• Abdomen — While an abdominal palpation may seem to be a belly massage for your pet, your veterinarian is checking for abnormal masses and organ size. Enlarged kidneys can indicate renal failure, a thickened bladder may be hiding a chronic urinary tract infection, or an enlarged spleen may be feeding a tumor.
  • Muscles, joints, and bones — Gait changes, limping, or muscle loss can often be remedied. Almost all older pets suffer from osteoarthritis, causing stiffness and muscle loss from inactivity due to pain. Another common musculoskeletal issue in dogs involves their cranial cruciate ligament, which is prone to rupture in overweight or active pets. Similar to an ACL tear in human athletes, this injury can cause serious joint-health problems for your pet if not correctly managed.

Your veterinarian will examine your pet from nose to tail, and based on her findings, may recommend additional diagnostic testing.

Why are routine tests important for your pet’s health?

Routine testing of younger pets provides a baseline of their normal values and may identify hidden illnesses. Older pets benefit from routine screening for common species- or breed-specific diseases, the same way people undergo normal screening tests based on hereditary diseases. Your veterinarian may recommend these additional tests geared toward your pet:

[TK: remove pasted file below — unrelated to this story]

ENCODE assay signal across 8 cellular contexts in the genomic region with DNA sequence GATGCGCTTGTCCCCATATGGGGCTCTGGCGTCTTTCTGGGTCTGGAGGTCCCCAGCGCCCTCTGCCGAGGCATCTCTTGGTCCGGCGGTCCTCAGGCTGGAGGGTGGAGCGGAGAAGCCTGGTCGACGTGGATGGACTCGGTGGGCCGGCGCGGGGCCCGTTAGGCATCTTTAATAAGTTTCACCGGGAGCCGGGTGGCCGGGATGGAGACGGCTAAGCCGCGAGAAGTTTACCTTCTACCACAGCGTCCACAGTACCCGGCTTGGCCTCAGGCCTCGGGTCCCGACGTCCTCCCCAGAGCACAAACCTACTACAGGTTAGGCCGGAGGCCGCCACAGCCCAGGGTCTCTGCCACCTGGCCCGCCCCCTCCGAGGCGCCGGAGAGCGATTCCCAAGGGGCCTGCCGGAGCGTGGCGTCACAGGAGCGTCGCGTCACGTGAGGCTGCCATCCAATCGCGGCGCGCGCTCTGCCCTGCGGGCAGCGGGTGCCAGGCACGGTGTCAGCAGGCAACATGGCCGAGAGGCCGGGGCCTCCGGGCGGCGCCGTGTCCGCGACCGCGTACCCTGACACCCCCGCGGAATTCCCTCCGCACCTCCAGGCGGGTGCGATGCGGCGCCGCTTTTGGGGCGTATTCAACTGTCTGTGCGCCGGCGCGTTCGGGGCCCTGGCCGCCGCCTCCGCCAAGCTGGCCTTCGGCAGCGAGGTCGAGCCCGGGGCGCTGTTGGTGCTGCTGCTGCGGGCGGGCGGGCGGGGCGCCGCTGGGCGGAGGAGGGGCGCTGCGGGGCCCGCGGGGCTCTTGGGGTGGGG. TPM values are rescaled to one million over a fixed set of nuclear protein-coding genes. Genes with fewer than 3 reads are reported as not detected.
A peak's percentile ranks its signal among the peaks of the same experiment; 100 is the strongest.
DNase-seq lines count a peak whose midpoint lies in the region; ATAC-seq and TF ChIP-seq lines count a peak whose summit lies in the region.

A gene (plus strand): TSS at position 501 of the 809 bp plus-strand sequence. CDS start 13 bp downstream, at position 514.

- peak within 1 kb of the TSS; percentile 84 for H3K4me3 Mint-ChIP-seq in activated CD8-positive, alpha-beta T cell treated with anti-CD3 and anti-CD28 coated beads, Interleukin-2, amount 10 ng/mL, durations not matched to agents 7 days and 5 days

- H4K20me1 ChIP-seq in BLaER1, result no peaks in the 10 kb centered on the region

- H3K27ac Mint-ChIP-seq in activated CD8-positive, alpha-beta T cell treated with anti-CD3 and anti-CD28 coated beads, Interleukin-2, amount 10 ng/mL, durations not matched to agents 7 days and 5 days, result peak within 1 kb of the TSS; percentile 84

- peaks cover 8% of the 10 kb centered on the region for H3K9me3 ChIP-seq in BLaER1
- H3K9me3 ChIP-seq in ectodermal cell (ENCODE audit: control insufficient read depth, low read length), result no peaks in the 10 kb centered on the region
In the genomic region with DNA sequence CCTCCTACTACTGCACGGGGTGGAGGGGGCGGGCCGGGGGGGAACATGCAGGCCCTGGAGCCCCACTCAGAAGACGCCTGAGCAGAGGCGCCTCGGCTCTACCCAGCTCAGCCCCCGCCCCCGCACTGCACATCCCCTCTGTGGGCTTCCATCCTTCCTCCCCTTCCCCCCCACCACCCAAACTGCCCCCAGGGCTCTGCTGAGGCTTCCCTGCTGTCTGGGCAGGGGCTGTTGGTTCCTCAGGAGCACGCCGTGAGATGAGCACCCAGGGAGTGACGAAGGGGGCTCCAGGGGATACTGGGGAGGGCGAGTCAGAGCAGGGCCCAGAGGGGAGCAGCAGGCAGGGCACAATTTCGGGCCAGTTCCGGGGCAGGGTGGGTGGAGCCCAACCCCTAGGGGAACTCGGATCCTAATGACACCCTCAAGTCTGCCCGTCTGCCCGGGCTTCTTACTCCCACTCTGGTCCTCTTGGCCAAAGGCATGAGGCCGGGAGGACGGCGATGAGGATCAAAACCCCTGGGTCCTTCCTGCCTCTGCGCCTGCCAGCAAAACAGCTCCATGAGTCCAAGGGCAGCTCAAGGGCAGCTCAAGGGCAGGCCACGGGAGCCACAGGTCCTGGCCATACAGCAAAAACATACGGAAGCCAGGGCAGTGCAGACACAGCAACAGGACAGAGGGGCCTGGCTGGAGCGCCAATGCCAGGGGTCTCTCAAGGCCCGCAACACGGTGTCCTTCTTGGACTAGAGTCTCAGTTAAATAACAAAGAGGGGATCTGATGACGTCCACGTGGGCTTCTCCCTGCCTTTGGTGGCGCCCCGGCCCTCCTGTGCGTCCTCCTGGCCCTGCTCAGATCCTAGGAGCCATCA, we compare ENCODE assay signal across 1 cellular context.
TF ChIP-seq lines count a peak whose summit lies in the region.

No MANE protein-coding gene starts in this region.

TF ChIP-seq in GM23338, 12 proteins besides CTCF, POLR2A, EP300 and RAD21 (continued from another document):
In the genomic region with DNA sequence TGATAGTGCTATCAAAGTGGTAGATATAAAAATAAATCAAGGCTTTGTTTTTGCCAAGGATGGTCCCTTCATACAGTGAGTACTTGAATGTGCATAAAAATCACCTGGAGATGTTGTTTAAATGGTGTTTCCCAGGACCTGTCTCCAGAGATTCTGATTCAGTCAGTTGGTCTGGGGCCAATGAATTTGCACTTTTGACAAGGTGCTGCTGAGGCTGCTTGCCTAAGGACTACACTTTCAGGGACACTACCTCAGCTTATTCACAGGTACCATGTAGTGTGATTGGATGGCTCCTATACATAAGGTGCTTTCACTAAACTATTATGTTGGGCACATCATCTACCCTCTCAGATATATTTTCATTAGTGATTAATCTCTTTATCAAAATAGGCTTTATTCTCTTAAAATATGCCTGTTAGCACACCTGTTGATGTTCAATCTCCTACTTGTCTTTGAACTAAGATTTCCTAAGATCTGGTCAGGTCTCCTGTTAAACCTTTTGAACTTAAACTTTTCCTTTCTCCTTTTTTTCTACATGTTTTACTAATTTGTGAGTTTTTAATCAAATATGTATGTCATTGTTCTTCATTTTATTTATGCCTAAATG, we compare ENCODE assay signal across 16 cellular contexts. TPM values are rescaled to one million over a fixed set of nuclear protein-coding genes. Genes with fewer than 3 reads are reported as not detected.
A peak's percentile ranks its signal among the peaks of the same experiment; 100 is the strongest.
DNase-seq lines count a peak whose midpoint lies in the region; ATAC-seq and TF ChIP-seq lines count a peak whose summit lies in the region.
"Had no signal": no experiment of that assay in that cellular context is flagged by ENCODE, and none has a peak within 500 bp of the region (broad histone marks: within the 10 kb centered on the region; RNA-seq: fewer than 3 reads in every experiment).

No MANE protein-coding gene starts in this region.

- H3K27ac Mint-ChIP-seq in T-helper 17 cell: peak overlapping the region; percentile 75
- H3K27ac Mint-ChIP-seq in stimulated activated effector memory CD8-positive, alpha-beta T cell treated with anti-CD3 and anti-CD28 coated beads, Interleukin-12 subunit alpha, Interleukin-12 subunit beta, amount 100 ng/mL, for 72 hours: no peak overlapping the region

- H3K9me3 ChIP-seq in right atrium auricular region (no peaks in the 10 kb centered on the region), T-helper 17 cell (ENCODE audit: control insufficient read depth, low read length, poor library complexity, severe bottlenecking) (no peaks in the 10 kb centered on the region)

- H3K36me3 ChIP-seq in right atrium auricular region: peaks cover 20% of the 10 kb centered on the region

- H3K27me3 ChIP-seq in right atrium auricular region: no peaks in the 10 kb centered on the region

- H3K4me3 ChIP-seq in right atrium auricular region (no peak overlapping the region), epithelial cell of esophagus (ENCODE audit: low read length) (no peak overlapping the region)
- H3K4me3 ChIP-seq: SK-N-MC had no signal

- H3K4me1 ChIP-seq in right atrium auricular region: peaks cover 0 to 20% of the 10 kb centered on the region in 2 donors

• Blood work — Many veterinarians recommend wellness panels for geriatric pets, but often begin with baseline blood work when the pets are younger. Blood work can reveal many precursors to illness, including anemia, infection, bone marrow issues, diabetes, and organ dysfunction.
  • Heartworm test — The American Heartworm Society recommends annual heartworm testing to ensure your pet remains negative and free from these deadly parasites. Heartworm testing also may test for Lyme disease and other common tick-borne diseases, all of which can progress to dangerous conditions if left untreated.
  • Urinalysis — Inspecting your pet’s urine sample can provide a wealth of information about the urinary tract. A small amount of “liquid gold” can help your veterinary team see signs of inflammation, infection, kidney dysfunction, crystal formation, and diabetes.
  • Fecal examination — Intestinal parasites can hide out in your pet’s gastrointestinal tract, leaching away nutrition. A routine fecal check can identify common intestinal worms. Prompt deworming treatment can prevent the parasite population from increasing, causing diarrhea and other serious health issues.

Since pets—especially cats—are excellent at hiding signs of illness, a thorough physical exam with routine screening tests is crucial to detect early stage illnesses. Early detection and treatment can extend your pet’s life, giving you many more years of quality time together, so schedule a wellness visit to ensure your furry friend is in top physical condition. Check out our AAHA-accredited hospital locator to find a hospital that will give your beloved companion the gold standard of veterinary care.